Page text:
In your third or fourth year of your dental program and considering a residency after graduation? Here are some tips to help you make the most of your residency program.
1. Choose Your Specialty
There's something to be said about general dentistry. Many dentists choose general dentistry because it offers the best of both worlds; they can become proficient in and perform any procedure they enjoy and refer out procedures they don't enjoy.
If you do choose to specialize, take the following into consideration:
- The patient population in your target area and the potential demand for that specialty
- The market saturation of dentists in that specialization
- The lifestyle supported by that specialty, both in terms of income and time commitments
- The length of residency required for the specialty you're considering
You can get insight into each residency by diversifying your clinical rotations and/or externships during dental school. While experience in general dentistry is important for every dental student, exposure to specialties can help you gain better insight into the intangible aspects of the specialty: stress levels, personalities, workload, lifestyle, patient demographics, and more.
2. Have Your Application Materials Ready
Applying for a residency may require an almost unfathomable number of documents ranging from birth certificates to transcripts to drug screens to employment records to letters of recommendation and more. Research the admission requirements for the residency programs you're interested in, and start gathering documents and keeping them in a central place.
When it comes time to apply, you should have almost everything you need compiled and ready to submit.
3. Choose Your Preferred Programs Early
Begin researching residency programs as early as your second year. Most residency programs are highly competitive and many accept less than a handful of students at a time. The earlier you identify your top choices, the more time you'll have to gather application documents (which can be extensive) prior to the application window.
When evaluating residency programs, consider the following:
- The type of residency program
- The cost and expenses associated with the program
- The duration and timing of the residency
- The certificate or degree the program offers
- Your lifestyle during the residency
Apply as early as possible to ensure you have ample time to respond to any requests for additional documentation. This timeline can help guide you through important steps throughout school and residency.
4. Prepare for the Interview(s)
When you secure an interview, research the most common interview questions for that specific program. Draft and rehearse your responses to those questions, making adjustments as you hear the way it presents out loud and identify opportunities for improvement. If you have the chance, have an instructor or mentor critique your responses and provide feedback prior to the interview.
5. Build a Network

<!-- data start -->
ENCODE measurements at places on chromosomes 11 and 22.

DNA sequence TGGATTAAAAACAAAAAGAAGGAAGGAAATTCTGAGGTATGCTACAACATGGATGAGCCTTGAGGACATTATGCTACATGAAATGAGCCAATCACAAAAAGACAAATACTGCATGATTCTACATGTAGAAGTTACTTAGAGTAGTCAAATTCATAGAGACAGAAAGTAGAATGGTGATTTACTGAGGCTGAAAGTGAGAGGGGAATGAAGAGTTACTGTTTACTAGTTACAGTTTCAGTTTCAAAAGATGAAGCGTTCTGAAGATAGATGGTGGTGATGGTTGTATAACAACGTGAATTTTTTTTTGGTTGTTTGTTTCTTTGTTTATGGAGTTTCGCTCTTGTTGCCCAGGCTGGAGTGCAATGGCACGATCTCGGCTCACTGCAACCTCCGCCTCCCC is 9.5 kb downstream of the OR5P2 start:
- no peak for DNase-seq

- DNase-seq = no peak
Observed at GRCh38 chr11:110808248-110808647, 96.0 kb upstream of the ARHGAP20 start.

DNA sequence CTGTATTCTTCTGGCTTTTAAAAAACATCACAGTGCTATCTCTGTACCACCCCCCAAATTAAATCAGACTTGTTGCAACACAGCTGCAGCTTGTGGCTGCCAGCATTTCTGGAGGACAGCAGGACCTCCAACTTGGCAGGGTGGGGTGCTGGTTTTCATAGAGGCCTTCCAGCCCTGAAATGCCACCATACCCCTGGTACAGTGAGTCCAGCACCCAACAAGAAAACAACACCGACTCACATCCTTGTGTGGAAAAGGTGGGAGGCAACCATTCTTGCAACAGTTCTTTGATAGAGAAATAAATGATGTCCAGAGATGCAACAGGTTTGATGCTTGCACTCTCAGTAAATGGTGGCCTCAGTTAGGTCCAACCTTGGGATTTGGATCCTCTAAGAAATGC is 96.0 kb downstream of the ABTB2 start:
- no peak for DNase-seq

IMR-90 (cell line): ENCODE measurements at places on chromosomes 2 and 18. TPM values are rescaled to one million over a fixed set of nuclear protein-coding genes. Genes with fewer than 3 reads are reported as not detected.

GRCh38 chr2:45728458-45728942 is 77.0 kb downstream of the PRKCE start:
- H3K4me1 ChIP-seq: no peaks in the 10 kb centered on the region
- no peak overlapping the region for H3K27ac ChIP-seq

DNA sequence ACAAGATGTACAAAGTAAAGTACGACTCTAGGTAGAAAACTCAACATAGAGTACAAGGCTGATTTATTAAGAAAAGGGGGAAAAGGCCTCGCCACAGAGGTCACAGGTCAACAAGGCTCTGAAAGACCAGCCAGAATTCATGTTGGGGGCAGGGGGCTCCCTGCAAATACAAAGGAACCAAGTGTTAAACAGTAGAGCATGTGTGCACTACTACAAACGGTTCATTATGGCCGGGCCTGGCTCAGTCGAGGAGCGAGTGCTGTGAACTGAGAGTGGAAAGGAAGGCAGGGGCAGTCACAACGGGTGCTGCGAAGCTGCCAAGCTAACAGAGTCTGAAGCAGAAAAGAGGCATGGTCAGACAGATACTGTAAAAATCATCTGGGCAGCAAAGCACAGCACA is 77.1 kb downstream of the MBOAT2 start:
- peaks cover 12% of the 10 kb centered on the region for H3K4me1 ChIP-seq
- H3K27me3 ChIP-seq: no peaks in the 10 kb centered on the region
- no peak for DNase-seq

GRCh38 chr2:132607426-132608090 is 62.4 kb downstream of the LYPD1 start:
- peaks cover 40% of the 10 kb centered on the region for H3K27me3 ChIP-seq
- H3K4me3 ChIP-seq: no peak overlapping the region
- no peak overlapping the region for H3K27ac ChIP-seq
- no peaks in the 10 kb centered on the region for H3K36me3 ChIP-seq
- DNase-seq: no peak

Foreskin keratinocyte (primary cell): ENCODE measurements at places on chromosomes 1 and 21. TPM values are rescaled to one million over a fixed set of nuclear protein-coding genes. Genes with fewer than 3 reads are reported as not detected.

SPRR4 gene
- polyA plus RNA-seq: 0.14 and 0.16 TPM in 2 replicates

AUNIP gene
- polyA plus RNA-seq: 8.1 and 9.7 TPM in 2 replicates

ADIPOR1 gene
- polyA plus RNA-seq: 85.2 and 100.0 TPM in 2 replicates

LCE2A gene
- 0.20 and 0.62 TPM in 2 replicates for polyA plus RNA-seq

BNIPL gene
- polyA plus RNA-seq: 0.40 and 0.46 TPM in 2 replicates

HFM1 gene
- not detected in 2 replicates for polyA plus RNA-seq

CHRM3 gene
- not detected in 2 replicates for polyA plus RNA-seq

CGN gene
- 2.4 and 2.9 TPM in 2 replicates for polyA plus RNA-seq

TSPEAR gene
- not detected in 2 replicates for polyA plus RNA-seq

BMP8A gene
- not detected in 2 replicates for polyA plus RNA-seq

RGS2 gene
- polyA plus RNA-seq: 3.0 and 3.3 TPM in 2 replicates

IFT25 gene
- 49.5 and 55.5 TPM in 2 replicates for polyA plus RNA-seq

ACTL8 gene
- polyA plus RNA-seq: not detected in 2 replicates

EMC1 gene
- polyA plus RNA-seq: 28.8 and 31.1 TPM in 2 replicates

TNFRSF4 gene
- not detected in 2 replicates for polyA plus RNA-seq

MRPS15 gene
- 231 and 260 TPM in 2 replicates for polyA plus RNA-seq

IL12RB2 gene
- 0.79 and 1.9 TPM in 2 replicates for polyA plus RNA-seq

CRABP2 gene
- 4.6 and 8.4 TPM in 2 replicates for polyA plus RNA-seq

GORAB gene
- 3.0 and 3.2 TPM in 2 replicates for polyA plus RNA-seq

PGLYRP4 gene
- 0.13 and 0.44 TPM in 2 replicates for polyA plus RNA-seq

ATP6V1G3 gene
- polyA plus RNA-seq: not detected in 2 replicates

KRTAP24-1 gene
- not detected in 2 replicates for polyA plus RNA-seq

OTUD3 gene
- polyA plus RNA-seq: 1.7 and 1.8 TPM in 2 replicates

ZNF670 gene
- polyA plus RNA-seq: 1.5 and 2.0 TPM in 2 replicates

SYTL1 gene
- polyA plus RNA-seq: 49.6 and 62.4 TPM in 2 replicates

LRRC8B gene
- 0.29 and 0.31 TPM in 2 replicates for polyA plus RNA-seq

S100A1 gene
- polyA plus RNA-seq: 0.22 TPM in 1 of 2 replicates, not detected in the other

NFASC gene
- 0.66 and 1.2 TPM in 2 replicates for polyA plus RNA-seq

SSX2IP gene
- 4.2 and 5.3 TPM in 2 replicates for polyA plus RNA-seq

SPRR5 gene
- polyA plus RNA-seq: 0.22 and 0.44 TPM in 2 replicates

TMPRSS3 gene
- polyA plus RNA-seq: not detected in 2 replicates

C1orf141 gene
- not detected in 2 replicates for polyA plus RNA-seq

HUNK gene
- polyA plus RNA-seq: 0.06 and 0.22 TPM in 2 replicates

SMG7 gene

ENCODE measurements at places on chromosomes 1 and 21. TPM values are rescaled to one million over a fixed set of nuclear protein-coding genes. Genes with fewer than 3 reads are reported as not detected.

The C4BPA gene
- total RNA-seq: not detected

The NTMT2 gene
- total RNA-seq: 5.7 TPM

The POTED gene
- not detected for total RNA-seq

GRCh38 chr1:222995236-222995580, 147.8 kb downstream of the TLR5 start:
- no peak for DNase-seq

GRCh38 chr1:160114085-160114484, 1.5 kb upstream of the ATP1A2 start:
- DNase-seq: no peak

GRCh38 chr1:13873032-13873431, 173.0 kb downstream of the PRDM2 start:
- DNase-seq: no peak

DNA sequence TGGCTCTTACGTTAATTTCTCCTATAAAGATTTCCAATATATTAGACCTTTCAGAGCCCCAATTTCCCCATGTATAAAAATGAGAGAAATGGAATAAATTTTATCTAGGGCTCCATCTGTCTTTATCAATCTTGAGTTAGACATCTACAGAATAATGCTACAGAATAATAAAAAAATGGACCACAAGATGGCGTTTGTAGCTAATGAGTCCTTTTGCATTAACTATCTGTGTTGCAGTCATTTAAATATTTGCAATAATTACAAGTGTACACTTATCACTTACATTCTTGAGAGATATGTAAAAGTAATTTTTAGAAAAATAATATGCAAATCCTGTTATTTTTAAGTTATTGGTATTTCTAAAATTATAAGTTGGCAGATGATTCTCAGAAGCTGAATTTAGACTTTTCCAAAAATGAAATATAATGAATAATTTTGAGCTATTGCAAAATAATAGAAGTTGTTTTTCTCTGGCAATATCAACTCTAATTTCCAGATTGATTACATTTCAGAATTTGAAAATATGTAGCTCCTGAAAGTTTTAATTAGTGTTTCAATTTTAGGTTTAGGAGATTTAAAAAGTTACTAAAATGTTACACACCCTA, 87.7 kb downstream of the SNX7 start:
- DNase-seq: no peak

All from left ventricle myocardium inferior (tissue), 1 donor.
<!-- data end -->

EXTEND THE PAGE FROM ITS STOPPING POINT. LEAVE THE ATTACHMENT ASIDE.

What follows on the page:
Once you're accepted into a residency program, consider reaching out to those who can support your success in the program. Current residents can give you the lay of the land, let you know what to expect, and offer advice for navigating the requirements of the program. They can also tell you more about what to expect in terms of hours and lifestyle, so you can prepare for the sometimes grueling requirements of dental residency in advance.
Connecting with your co-residents ahead of time can also support your long-term success in the area and in the program. It gives you an opportunity to coordinate and share when it comes to housing, childcare, neighborhoods, and more.
6. Work on Your Soft Skills
Dental residency will likely stretch you more than any other experience to date. You'll see more patients in a day than you've ever seen, receive more feedback (and criticism) about your work than you've ever received before, and work longer hours than ever before. For this reason, it's important to work on some non-dental life skills:
- Staying humble and recognizing that you're still a student with much to learn
- Interacting with diverse patient populations and diverse colleagues
- Managing frustration when you don't see eye to eye with others
- Taking constructive criticism as a learning opportunity, even when it's delivered poorly
- Managing your exercise and nutrition when your schedule is full
- Coping with stress in healthy ways before it leads to mental health or substance abuse issues
Prioritizing mental, physical, emotional, and social health will help you get the most from your residency program and pursue your long-term career goals..
The energy you put into preparing for residency may have a direct outcome on your experience during and after the program. To learn more about life after dental school, download our post-dental school survival guide today.
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This content is intended for general informational purposes only and should not be construed as advice. Treloar & Heisel, Inc. does not offer career advice.